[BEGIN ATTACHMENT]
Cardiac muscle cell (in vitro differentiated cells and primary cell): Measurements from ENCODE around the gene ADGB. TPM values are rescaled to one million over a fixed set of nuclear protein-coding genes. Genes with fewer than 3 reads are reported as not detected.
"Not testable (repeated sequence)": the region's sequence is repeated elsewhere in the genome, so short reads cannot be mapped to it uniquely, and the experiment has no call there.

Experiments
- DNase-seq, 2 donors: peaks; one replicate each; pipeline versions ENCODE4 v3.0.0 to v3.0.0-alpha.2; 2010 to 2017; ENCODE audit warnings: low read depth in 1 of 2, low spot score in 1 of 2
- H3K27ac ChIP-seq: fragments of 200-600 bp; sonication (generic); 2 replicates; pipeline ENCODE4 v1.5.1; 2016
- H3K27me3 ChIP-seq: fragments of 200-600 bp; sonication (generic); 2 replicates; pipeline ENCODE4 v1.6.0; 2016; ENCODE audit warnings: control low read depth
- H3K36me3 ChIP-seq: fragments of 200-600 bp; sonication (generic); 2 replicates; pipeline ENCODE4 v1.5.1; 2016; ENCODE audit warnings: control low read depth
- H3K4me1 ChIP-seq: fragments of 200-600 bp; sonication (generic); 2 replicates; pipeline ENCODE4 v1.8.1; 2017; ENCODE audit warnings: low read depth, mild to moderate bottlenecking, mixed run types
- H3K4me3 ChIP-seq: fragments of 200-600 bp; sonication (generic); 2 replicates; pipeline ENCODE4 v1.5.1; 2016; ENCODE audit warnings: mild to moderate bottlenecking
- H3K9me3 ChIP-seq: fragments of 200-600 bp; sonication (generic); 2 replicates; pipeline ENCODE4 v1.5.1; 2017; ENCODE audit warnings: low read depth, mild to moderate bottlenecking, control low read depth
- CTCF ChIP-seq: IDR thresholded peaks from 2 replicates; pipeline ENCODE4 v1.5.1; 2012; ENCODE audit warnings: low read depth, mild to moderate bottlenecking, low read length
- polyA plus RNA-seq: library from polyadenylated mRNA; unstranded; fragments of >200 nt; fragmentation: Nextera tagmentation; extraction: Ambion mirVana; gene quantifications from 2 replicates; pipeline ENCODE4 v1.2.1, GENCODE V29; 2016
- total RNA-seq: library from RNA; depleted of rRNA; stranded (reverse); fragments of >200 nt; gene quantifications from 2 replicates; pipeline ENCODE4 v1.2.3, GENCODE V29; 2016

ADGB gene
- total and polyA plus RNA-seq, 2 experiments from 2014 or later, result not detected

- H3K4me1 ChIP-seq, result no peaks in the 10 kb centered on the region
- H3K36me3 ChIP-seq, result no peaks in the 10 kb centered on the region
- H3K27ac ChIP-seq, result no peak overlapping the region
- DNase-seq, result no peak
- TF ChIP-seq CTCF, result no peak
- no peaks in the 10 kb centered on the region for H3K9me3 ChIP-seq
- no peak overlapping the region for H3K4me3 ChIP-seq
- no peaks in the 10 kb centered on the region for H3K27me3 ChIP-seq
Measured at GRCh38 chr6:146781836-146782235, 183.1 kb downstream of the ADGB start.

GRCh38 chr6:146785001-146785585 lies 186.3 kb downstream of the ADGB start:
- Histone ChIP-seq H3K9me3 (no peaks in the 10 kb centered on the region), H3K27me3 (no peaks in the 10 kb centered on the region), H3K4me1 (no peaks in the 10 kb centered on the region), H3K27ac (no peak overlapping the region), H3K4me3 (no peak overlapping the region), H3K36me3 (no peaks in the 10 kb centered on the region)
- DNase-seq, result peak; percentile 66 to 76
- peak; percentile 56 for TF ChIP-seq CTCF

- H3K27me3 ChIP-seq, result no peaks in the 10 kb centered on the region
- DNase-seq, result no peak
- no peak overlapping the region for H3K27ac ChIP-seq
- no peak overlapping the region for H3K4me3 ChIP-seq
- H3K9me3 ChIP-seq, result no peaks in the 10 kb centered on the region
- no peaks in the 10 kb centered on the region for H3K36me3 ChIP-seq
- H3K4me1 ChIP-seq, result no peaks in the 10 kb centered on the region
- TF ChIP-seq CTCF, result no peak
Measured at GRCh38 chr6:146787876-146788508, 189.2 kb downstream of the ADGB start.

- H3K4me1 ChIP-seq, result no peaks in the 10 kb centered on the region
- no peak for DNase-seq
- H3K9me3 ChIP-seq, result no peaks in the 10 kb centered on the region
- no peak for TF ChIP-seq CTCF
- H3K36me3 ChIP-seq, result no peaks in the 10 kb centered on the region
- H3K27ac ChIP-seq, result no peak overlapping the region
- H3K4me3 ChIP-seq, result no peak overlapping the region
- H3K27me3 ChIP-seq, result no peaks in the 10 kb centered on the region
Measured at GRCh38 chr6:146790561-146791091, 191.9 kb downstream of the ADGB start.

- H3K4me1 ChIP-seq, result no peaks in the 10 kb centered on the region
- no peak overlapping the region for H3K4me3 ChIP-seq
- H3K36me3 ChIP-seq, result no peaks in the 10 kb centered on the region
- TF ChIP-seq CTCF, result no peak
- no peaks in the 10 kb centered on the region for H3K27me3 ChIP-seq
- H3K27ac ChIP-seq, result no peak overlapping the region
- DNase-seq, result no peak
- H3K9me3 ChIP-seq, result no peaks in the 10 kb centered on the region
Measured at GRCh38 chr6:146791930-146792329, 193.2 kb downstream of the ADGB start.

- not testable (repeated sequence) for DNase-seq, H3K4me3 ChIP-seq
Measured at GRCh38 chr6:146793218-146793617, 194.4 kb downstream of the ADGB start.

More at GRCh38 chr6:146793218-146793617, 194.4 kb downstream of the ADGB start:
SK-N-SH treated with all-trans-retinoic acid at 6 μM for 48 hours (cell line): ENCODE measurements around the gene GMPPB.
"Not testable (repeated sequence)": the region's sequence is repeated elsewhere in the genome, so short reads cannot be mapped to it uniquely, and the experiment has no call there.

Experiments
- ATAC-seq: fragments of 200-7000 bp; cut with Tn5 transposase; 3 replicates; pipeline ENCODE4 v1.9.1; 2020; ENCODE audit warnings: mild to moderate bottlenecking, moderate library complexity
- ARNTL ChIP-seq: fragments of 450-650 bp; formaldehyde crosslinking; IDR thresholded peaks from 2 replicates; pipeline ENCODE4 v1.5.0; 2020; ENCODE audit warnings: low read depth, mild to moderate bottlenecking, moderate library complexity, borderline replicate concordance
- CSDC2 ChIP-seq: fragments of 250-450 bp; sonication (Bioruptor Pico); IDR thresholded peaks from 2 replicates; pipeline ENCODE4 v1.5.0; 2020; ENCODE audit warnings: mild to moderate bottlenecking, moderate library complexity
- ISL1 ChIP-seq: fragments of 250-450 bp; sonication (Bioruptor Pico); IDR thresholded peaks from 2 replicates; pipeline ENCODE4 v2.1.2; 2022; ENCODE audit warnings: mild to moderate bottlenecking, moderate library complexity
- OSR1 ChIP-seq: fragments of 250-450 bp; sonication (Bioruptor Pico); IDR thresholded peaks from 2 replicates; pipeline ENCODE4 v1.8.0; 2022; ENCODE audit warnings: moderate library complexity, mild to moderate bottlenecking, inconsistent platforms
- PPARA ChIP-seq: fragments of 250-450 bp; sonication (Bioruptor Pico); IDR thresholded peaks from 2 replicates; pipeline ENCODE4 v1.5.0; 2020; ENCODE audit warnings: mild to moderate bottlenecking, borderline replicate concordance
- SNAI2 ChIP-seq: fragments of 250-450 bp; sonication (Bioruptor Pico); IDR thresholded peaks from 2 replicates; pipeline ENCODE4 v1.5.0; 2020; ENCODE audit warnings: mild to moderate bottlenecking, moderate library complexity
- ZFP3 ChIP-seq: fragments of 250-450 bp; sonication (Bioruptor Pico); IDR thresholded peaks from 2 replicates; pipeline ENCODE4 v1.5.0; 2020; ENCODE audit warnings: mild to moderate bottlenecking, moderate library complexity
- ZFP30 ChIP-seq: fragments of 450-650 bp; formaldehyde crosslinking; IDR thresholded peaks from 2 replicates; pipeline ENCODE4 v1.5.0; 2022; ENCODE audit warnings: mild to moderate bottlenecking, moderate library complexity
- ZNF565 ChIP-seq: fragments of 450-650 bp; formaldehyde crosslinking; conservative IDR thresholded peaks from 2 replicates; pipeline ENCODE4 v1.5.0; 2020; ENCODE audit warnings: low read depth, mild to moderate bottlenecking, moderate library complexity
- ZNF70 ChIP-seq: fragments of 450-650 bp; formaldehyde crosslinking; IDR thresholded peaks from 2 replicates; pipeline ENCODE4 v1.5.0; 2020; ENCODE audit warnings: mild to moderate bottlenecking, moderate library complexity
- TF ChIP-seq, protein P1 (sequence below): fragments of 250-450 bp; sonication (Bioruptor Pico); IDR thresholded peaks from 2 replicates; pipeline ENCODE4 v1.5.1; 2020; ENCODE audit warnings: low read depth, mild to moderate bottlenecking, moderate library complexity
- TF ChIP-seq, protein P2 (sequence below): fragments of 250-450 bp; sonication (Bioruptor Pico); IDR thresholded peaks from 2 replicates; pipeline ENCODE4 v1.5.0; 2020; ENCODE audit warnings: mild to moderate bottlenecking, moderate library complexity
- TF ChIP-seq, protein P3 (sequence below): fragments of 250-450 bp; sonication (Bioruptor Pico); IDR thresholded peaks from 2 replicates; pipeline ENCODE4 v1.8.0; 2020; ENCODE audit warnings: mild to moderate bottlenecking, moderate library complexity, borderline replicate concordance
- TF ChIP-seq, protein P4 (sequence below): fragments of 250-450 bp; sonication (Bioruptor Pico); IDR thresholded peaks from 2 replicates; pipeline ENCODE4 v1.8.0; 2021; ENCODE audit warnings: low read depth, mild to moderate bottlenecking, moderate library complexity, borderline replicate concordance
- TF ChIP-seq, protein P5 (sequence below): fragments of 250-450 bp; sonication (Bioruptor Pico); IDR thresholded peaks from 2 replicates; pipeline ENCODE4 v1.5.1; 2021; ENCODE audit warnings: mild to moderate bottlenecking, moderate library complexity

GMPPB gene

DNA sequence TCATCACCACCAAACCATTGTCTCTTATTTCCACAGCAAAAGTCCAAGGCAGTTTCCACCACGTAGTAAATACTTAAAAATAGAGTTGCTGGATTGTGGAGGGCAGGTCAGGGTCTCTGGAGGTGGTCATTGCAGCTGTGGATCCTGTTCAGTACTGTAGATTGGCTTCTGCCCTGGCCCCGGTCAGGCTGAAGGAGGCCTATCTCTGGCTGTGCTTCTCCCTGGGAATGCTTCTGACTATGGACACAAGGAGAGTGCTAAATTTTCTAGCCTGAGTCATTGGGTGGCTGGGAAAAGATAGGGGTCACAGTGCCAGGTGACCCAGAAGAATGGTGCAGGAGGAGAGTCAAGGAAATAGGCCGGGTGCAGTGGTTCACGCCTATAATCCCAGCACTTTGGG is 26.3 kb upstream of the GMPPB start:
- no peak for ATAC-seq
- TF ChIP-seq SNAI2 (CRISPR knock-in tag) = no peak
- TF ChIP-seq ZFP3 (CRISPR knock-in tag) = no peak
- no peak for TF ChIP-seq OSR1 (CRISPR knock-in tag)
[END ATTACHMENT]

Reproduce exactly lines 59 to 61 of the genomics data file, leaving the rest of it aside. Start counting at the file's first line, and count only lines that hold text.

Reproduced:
SK-N-SH treated with all-trans-retinoic acid at 6 μM for 48 hours (cell line): ENCODE measurements around the gene GMPPB.
"Not testable (repeated sequence)": the region's sequence is repeated elsewhere in the genome, so short reads cannot be mapped to it uniquely, and the experiment has no call there.

Experiments